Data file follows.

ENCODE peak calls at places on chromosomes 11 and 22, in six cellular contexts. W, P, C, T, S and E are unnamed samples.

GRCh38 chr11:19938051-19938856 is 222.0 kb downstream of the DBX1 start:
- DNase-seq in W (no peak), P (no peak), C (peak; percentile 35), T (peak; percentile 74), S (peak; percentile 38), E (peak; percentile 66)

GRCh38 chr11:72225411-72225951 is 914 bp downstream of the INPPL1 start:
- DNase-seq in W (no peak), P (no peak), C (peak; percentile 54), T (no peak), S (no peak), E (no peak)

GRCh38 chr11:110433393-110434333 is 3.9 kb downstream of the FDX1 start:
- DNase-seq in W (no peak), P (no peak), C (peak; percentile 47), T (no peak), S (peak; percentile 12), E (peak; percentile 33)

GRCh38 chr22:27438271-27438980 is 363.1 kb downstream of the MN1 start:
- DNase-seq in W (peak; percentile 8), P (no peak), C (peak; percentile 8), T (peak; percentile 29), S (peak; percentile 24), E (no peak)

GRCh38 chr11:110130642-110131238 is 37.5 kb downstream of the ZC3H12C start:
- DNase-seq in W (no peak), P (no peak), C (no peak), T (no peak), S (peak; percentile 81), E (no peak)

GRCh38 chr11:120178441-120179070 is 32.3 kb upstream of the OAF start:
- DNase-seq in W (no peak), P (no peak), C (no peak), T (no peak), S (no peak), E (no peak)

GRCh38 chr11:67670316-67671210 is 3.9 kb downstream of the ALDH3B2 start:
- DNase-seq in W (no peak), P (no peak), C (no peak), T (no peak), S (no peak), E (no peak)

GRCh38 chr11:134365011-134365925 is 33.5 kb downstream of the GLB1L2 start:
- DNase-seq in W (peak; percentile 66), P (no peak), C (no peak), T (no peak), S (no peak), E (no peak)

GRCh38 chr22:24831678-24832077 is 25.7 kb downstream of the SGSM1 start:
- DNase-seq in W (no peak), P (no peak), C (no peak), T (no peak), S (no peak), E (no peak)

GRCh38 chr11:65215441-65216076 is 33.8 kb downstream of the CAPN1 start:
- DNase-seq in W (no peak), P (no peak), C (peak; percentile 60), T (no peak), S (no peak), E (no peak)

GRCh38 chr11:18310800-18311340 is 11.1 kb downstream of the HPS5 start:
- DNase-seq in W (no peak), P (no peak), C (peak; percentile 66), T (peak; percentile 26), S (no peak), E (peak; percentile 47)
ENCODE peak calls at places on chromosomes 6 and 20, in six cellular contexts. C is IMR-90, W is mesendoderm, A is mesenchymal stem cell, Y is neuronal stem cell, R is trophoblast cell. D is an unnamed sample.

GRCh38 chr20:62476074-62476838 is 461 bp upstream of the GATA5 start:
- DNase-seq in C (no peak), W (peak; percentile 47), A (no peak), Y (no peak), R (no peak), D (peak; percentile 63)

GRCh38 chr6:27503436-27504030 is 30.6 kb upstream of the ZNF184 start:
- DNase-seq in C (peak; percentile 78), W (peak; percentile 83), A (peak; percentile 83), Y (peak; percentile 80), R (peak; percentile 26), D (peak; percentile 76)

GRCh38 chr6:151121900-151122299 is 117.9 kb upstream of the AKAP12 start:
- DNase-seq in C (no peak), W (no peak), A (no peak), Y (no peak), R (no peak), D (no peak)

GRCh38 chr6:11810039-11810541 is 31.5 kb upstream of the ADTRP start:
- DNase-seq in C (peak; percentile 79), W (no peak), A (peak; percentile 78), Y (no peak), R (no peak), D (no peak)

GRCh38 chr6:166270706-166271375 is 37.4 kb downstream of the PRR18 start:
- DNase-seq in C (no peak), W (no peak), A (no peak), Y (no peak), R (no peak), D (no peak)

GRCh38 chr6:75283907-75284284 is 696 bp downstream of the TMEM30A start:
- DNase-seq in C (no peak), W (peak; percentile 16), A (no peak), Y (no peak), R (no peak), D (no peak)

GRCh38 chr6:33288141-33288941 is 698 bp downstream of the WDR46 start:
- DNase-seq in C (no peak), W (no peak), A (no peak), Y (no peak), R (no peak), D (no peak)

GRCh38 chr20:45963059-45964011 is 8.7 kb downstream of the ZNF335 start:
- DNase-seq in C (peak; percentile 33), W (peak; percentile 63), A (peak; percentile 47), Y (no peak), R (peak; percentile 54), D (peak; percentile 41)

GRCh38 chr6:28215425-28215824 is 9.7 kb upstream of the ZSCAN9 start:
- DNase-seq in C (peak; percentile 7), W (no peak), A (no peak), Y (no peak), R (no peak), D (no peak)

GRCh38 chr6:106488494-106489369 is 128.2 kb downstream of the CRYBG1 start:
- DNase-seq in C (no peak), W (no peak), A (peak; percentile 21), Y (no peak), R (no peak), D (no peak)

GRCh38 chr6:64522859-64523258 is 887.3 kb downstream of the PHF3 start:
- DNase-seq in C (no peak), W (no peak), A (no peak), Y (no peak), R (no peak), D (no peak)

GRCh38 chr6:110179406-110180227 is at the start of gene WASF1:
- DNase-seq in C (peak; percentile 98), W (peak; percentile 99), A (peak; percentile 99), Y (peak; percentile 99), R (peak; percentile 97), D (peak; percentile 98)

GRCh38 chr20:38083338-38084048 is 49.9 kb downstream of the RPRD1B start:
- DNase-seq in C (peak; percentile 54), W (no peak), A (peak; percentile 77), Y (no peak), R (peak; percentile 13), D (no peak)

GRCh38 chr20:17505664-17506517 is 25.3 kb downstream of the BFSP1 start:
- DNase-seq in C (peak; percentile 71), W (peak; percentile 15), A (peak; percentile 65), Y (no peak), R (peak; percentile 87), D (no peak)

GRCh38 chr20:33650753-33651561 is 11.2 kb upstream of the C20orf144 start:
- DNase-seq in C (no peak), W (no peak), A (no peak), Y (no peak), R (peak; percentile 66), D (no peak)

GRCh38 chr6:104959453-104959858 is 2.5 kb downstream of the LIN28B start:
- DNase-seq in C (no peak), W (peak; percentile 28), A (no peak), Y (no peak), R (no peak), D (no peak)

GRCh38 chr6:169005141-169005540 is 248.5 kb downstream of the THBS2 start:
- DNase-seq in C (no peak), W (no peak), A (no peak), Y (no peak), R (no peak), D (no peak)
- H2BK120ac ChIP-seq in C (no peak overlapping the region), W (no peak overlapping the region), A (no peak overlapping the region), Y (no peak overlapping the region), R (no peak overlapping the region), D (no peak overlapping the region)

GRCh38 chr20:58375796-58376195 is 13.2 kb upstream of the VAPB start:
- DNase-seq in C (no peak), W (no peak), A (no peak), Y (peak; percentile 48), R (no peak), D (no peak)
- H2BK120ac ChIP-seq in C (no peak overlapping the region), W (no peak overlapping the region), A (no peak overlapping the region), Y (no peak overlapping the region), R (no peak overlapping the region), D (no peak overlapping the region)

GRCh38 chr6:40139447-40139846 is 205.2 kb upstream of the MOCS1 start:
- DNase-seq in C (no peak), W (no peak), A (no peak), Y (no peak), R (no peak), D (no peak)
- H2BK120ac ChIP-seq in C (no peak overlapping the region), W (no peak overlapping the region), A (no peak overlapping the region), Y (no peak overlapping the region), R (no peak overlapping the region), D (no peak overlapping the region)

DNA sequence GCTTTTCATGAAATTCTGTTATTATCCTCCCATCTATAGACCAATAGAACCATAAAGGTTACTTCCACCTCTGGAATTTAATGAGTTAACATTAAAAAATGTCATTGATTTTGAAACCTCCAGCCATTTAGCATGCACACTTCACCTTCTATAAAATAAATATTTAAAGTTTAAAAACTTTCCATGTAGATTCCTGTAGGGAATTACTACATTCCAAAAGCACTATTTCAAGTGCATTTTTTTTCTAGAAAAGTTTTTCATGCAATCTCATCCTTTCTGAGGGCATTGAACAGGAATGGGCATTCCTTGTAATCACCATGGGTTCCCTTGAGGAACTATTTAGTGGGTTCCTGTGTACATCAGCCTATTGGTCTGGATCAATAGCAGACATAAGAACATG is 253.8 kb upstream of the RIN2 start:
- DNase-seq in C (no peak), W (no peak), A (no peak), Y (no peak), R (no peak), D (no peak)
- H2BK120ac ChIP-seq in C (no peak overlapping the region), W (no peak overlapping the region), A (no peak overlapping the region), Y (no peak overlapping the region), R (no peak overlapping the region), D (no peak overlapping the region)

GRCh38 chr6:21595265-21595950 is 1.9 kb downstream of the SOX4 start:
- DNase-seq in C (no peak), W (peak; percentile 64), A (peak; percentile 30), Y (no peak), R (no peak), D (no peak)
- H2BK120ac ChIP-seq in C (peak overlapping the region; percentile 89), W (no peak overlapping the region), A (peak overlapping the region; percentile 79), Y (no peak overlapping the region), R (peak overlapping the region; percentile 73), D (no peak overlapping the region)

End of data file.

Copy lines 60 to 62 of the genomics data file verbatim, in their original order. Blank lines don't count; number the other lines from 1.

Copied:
GRCh38 chr20:58375796-58376195 is 13.2 kb upstream of the VAPB start:
- DNase-seq in C (no peak), W (no peak), A (no peak), Y (peak; percentile 48), R (no peak), D (no peak)
- H2BK120ac ChIP-seq in C (no peak overlapping the region), W (no peak overlapping the region), A (no peak overlapping the region), Y (no peak overlapping the region), R (no peak overlapping the region), D (no peak overlapping the region)